Lost Caravaggio: A great work of art is newly dated

In April 2021, news of the discovery of a painting by Caravaggio known only from copies quickly spread. It is still unclear whether the depiction of an Ecce Homo is actually an original. However, the dispute among experts about the correct classification of the picture in the painter’s overall oeuvre has long since begun. Opinions vary between an origin in the last months of his Roman creative phase, when he committed himself to the execution of such a representation in June 1605, and a later date in the time of his stay in Naples in the years 1606 or 1607, as indicated by early collection inventories. The time difference of two years is of course far less serious than the cultural distance between Naples and Rome. The material-technical examination of the picture should provide more precise information in comparison to secured works of the respective creative phase, and in this respect the comparison with available sources appears as a somewhat hasty ritual. However, if the statements of former and current authorities intertwine to form seemingly unmistakable reliability, occasionally a lesson emerges about the critical examination of seemingly firmly established views.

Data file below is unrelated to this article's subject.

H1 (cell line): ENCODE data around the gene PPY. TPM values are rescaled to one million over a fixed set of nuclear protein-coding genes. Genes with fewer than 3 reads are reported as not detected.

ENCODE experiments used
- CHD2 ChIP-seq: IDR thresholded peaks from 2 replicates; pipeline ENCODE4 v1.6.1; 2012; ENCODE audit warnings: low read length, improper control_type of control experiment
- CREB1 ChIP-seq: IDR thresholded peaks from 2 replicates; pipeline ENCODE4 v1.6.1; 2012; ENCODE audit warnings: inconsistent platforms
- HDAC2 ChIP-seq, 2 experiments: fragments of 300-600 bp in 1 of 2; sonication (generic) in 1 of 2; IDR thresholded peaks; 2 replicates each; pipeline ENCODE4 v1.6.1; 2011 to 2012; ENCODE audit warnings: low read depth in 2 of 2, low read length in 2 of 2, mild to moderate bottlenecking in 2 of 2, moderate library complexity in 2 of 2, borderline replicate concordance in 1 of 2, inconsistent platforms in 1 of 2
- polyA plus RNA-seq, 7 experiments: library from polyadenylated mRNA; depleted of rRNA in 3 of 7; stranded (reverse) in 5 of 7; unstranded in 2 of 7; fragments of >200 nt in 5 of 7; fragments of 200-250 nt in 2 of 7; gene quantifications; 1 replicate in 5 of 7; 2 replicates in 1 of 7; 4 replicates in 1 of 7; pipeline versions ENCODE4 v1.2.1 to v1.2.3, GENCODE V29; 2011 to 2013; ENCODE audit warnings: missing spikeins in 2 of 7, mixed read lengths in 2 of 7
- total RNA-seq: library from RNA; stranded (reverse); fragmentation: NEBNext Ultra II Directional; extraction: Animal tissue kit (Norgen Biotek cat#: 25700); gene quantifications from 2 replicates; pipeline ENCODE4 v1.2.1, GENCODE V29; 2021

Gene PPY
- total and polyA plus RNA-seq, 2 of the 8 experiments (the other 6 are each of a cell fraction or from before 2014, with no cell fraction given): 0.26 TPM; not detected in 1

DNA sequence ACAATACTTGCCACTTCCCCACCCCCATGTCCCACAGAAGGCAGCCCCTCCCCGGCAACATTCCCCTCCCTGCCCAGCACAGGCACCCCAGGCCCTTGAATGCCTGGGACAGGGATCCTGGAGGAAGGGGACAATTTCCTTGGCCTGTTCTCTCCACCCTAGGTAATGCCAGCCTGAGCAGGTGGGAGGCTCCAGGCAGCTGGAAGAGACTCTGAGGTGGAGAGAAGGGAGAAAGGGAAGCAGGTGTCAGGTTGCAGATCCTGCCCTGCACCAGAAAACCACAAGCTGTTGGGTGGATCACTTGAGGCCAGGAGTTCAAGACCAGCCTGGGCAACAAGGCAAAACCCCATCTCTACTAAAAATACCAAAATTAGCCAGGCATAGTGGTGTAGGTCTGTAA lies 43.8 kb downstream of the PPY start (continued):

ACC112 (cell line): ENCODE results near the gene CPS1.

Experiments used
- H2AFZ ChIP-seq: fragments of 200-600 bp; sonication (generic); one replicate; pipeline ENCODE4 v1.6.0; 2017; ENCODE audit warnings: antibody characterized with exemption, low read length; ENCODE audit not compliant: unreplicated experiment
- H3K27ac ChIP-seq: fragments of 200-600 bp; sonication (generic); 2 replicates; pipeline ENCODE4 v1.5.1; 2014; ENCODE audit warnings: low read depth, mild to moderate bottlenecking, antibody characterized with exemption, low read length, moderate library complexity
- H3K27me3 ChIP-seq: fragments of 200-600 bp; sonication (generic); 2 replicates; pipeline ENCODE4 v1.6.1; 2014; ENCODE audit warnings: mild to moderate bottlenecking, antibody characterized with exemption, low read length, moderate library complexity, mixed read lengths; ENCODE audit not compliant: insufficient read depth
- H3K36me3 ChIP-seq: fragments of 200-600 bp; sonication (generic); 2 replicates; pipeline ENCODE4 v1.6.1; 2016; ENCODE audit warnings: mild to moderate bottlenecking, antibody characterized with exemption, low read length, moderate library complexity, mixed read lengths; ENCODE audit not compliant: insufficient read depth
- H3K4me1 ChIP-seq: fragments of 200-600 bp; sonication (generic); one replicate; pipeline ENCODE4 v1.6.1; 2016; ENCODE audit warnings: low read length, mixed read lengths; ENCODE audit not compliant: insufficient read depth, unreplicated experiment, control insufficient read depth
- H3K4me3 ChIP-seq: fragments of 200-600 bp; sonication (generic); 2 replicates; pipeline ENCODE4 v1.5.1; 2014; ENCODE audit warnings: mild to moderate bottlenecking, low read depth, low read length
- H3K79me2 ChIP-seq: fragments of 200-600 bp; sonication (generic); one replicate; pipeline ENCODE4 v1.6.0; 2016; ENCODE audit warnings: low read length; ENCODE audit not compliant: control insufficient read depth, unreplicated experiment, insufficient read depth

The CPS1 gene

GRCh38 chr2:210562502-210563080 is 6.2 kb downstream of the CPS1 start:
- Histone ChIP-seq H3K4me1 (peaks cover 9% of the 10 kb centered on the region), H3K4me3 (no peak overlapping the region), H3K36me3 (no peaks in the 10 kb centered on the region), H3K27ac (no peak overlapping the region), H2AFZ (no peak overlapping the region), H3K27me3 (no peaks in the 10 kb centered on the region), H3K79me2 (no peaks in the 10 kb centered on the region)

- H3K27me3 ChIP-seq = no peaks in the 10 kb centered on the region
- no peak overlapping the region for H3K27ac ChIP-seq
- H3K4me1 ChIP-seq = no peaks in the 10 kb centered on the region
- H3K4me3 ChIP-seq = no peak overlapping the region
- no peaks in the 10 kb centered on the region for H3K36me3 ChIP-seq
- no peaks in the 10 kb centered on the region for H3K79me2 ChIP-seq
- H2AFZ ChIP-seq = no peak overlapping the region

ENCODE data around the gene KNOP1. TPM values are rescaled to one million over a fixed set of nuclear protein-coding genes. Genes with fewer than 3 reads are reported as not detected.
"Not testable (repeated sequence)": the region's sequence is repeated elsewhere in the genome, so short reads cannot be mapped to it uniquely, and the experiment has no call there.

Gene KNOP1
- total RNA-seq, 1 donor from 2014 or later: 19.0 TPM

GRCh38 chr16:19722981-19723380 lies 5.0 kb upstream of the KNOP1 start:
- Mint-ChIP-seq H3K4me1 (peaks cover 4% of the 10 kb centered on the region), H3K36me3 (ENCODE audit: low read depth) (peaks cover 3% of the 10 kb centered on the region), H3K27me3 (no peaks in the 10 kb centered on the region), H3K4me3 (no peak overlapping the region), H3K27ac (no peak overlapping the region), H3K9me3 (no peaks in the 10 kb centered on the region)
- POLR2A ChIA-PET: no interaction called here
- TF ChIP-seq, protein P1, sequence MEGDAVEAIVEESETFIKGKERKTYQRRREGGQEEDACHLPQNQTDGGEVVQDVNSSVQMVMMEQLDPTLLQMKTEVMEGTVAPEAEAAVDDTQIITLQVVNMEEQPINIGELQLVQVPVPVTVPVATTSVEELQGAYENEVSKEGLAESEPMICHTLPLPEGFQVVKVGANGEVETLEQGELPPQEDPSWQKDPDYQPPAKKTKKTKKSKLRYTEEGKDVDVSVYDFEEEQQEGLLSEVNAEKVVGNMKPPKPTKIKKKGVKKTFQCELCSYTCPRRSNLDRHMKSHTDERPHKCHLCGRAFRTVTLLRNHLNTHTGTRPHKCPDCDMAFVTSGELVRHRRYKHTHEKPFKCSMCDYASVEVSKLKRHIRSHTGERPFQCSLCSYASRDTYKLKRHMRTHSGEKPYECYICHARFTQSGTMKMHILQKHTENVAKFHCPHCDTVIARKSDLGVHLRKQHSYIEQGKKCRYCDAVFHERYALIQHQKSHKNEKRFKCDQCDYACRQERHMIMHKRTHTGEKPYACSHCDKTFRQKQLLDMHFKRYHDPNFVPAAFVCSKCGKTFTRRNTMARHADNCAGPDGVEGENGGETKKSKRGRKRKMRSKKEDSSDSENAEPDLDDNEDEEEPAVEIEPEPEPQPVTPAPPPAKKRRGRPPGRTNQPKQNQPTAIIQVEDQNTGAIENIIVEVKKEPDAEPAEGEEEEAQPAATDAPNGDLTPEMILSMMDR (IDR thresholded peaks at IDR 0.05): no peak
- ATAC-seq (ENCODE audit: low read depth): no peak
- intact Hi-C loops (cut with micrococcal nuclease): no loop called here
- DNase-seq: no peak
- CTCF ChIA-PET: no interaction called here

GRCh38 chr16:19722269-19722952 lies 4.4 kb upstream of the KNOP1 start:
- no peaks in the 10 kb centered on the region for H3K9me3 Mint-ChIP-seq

A truly astounding example in this regard is Caravaggio’s monumental depiction of the Nativity, which stood over the altar of the Oratory of St. Lawrence in Palermo for more than 350 years. However, on the night of October 17-18, 1969, thieves cut the nearly three-meter high screen out of the frame and escaped unnoticed. The painting has been lost to this day. Contrary to previous assumptions that it was completely destroyed, a state commission of inquiry came to the conclusion in 2018 that the picture had been cut into four parts and that these may still be preserved. Thus there is still hope that at least fragments of the worship of the shepherds could come to light again.

Traditionally considered a late work

While the criminal investigation of the case is still pending, experts are amazed on all sides by recent assumptions about the origin of the painting. Because following the statements of Caravaggio’s early biographers Giovanni Baglione and Giovan Pietro Bellori, it was actually accepted that the Adoration of the Shepherds in Palermo was the last painting that Caravaggio created at the end of his several-month stay in Sicily, shortly before he left in December 1609 left for Naples in the hope of being pardoned soon and being able to return to Rome after a long exile. As is well known, this was denied to him; he died in May 1610 at the age of only 38. The Adoration of the Shepherds would have been a work from his last creative period.


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